Can you tell me about making the transition from Elysium to this? Elysium did well, but when you start with something as incredible as District 9, it’s almost inevitable that many will say, ‘Well, it’s not as good as the other one.’ Did you feel any pressure to return to particular things like the feeling and the characters you delivered in District 9 that viewers loved so much?
BLOMKAMP: I don’t feel it in the way that you’re describing it. The way I think of it is, as an artist, you either get it right or you get it wrong. My own standards that I’ll hold myself to is if the product that I’m making feels honest and it feels like I didn’t compromise and it just came from an honest, correct place, right? Whether the audience likes it or not is out of my control. I think Chappie feels honest to me. It feels like I just made the film that I should make. I think that Elysium didn’t have that honesty. There were a lot of complexities to it, which I hold myself accountable for but you have to learn. You have to grow as an artist, right? So where that takes you is like two or three films from now, I could make something that feels totally honest that audiences hate. But that’s the only compass that you have is to make stuff that you feel is the best representation of you and your ideas and that there’s no bullshit. It’s just an honest portrayal of what you wanted out there. So, in that sense, Chappie is closer to District 9 because it feels that way.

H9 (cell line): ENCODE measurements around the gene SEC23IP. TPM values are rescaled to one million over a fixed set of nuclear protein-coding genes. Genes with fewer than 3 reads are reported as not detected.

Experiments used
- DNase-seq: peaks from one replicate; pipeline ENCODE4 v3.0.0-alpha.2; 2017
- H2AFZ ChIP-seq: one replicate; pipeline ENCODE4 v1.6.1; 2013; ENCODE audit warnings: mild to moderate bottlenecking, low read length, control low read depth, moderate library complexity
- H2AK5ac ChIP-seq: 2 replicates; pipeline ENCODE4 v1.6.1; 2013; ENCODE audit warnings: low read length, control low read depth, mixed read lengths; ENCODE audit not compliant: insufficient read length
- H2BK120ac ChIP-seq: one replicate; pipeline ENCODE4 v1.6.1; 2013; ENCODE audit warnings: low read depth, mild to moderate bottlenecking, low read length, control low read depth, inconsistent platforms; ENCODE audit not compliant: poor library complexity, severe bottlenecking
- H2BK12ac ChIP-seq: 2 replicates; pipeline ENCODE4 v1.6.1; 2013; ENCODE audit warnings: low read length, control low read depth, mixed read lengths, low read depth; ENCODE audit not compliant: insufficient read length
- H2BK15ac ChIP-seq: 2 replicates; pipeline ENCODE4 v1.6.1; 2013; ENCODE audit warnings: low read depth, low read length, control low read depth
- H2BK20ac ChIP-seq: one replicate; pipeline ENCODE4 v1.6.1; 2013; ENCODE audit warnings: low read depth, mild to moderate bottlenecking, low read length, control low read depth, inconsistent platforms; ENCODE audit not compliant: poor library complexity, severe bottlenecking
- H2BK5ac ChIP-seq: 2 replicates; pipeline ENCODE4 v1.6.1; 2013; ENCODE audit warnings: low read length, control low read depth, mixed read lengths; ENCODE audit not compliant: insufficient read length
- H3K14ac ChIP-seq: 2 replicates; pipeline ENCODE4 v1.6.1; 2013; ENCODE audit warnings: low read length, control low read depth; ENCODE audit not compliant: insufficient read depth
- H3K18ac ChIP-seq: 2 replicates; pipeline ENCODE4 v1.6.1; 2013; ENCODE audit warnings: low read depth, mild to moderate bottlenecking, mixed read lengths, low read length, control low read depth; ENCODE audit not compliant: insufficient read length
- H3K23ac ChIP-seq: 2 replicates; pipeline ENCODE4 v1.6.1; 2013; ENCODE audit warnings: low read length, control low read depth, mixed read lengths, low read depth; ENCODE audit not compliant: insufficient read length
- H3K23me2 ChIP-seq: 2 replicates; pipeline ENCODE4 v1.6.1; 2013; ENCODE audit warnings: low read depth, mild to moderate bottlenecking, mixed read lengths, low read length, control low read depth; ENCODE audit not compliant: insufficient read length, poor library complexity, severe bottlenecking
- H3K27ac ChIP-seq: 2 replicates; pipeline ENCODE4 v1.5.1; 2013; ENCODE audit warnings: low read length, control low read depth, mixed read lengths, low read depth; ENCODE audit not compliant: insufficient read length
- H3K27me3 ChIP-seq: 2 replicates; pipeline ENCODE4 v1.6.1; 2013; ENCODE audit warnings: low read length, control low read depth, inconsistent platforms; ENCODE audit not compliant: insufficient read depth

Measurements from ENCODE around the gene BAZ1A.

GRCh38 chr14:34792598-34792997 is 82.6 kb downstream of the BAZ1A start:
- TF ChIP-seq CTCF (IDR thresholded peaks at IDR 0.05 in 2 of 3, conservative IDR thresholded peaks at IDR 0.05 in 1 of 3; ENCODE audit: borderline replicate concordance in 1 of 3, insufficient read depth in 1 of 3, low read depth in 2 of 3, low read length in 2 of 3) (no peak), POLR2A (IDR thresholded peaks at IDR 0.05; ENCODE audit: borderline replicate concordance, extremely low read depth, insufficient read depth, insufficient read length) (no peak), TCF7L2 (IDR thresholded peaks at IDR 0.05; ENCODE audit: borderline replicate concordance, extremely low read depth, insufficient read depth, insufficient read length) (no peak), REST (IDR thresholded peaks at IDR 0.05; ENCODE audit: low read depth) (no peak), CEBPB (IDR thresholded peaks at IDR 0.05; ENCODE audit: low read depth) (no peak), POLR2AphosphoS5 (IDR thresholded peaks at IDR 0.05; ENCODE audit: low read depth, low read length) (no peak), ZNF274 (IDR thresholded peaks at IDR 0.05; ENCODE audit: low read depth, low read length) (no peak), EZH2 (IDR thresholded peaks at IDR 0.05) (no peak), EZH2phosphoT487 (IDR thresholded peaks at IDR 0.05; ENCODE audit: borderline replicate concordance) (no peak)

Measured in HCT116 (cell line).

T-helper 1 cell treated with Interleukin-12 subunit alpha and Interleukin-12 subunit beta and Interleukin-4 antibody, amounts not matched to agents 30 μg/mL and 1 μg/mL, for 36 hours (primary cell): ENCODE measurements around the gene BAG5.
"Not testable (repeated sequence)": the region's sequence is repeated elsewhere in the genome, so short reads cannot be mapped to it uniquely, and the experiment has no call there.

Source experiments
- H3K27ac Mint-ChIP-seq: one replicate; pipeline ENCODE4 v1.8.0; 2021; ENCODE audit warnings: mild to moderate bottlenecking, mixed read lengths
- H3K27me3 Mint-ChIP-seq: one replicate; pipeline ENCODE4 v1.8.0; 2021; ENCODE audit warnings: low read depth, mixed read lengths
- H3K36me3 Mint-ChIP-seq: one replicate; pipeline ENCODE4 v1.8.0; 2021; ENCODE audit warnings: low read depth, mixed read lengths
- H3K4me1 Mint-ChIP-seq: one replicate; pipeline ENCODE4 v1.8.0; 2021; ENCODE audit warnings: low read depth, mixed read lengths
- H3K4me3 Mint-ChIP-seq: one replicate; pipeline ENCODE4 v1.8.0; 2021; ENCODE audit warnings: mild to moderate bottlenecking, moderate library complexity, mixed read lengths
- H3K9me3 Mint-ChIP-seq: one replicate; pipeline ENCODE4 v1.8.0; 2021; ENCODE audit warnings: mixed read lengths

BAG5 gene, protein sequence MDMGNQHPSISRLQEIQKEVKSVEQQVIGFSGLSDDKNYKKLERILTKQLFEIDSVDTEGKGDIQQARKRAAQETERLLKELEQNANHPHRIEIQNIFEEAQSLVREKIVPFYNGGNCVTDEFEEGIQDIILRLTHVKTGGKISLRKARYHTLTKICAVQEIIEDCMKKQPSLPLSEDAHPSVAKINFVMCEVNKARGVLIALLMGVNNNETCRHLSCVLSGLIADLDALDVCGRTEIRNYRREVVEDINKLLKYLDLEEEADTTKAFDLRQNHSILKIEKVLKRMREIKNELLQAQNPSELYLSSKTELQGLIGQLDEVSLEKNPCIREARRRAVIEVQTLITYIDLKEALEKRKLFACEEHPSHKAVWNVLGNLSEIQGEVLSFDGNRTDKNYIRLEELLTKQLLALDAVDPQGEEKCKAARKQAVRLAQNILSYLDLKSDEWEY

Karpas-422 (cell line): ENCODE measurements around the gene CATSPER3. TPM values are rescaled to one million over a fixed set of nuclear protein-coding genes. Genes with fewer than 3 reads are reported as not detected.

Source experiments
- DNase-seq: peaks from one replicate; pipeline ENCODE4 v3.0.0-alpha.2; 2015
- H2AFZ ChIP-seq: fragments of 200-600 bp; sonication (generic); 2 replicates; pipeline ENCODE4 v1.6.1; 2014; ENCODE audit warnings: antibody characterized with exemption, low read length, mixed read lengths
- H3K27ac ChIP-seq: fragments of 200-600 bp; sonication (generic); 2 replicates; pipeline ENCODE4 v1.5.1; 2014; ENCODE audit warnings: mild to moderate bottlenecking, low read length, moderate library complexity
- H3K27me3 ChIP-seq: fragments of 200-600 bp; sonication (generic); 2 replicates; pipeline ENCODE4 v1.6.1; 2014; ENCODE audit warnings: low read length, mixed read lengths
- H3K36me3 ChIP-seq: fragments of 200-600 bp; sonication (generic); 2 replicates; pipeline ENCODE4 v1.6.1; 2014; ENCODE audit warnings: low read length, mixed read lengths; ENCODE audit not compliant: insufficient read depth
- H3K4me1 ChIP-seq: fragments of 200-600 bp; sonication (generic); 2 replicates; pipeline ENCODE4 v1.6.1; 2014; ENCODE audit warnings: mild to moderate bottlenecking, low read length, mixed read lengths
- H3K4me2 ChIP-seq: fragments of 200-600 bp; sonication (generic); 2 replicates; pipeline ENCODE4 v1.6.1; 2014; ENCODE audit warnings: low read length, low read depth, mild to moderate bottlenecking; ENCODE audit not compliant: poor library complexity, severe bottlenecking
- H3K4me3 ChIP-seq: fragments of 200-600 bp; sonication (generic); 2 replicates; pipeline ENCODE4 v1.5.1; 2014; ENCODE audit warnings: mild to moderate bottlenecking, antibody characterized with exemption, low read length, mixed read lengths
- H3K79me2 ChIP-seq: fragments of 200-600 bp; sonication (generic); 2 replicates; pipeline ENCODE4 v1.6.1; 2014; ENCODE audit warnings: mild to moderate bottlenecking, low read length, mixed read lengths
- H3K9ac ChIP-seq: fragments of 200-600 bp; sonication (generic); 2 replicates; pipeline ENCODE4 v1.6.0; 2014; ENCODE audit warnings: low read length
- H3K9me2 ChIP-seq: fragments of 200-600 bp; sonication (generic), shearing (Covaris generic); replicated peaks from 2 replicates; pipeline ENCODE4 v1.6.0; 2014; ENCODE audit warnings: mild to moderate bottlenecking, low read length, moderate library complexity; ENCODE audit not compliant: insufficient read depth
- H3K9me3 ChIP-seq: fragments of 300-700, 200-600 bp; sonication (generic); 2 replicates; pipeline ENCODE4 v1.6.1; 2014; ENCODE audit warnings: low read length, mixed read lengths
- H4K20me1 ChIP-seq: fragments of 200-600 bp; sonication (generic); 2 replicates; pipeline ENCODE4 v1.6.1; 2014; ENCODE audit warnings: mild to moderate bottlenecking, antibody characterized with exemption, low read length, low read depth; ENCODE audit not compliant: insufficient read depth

Before we have to wrap up, I wanted to ask you about the Alien concept art because it seems like the stuff you have in mind is what I’d want from a new Alien movie. Did you just do that for fun or was there any specific reason for you to be doing that?
BLOMKAMP: No, no, no. There was a reason. I wanted to make that film. I still may make that film. [Laughs] It may happen. But I did it on my own time. Like when Chappie was winding down in post and I had available time, I started to work on it. It was also from talking to Sigourney during the making of this. I mean, I asked her about Alien all the time. Alien and Aliens are my favorite films. So I genuinely wanted to make that film, I came up with the story, I came up with way more art than I put out and I never officially spoke to Fox about it, but Fox wanted to make it. So, I kind of touched on it and I didn’t know what to do, and I didn’t know if I was just gonna go leave directing for a whole bunch of time and then I was like, ‘I might as well put some art out.’ But I may make it. I don’t know. That’s where it stands.*
*NOTE: This interview was conducted before the Alien project was announced as Blomkamp’s next film.